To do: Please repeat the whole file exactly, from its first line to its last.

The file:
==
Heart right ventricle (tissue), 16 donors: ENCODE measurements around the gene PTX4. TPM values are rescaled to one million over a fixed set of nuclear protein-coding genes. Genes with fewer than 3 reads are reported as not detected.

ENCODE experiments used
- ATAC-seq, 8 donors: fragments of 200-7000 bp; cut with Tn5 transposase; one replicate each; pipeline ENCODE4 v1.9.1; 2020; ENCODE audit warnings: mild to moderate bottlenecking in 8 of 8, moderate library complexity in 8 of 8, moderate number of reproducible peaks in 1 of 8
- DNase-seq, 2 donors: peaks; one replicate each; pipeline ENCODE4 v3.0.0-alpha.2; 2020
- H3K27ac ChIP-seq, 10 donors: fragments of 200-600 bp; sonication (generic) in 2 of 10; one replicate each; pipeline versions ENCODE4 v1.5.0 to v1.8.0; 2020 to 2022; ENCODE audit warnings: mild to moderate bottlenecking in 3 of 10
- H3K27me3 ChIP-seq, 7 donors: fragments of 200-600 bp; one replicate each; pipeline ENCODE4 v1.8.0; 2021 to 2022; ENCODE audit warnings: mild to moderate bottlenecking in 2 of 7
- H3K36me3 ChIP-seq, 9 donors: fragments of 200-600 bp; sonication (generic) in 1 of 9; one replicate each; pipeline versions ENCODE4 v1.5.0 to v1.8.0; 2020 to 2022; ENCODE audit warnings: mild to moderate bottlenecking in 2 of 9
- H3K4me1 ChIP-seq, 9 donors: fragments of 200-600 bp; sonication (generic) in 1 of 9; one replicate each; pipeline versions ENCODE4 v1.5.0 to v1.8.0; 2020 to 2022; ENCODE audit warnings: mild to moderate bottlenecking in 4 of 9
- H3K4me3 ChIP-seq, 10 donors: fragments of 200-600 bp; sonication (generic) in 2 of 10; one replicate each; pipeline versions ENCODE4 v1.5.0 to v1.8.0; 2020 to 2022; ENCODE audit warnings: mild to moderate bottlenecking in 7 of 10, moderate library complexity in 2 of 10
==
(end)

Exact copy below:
Heart right ventricle (tissue), 16 donors: ENCODE measurements around the gene PTX4. TPM values are rescaled to one million over a fixed set of nuclear protein-coding genes. Genes with fewer than 3 reads are reported as not detected.

ENCODE experiments used
- ATAC-seq, 8 donors: fragments of 200-7000 bp; cut with Tn5 transposase; one replicate each; pipeline ENCODE4 v1.9.1; 2020; ENCODE audit warnings: mild to moderate bottlenecking in 8 of 8, moderate library complexity in 8 of 8, moderate number of reproducible peaks in 1 of 8
- DNase-seq, 2 donors: peaks; one replicate each; pipeline ENCODE4 v3.0.0-alpha.2; 2020
- H3K27ac ChIP-seq, 10 donors: fragments of 200-600 bp; sonication (generic) in 2 of 10; one replicate each; pipeline versions ENCODE4 v1.5.0 to v1.8.0; 2020 to 2022; ENCODE audit warnings: mild to moderate bottlenecking in 3 of 10
- H3K27me3 ChIP-seq, 7 donors: fragments of 200-600 bp; one replicate each; pipeline ENCODE4 v1.8.0; 2021 to 2022; ENCODE audit warnings: mild to moderate bottlenecking in 2 of 7
- H3K36me3 ChIP-seq, 9 donors: fragments of 200-600 bp; sonication (generic) in 1 of 9; one replicate each; pipeline versions ENCODE4 v1.5.0 to v1.8.0; 2020 to 2022; ENCODE audit warnings: mild to moderate bottlenecking in 2 of 9
- H3K4me1 ChIP-seq, 9 donors: fragments of 200-600 bp; sonication (generic) in 1 of 9; one replicate each; pipeline versions ENCODE4 v1.5.0 to v1.8.0; 2020 to 2022; ENCODE audit warnings: mild to moderate bottlenecking in 4 of 9
- H3K4me3 ChIP-seq, 10 donors: fragments of 200-600 bp; sonication (generic) in 2 of 10; one replicate each; pipeline versions ENCODE4 v1.5.0 to v1.8.0; 2020 to 2022; ENCODE audit warnings: mild to moderate bottlenecking in 7 of 10, moderate library complexity in 2 of 10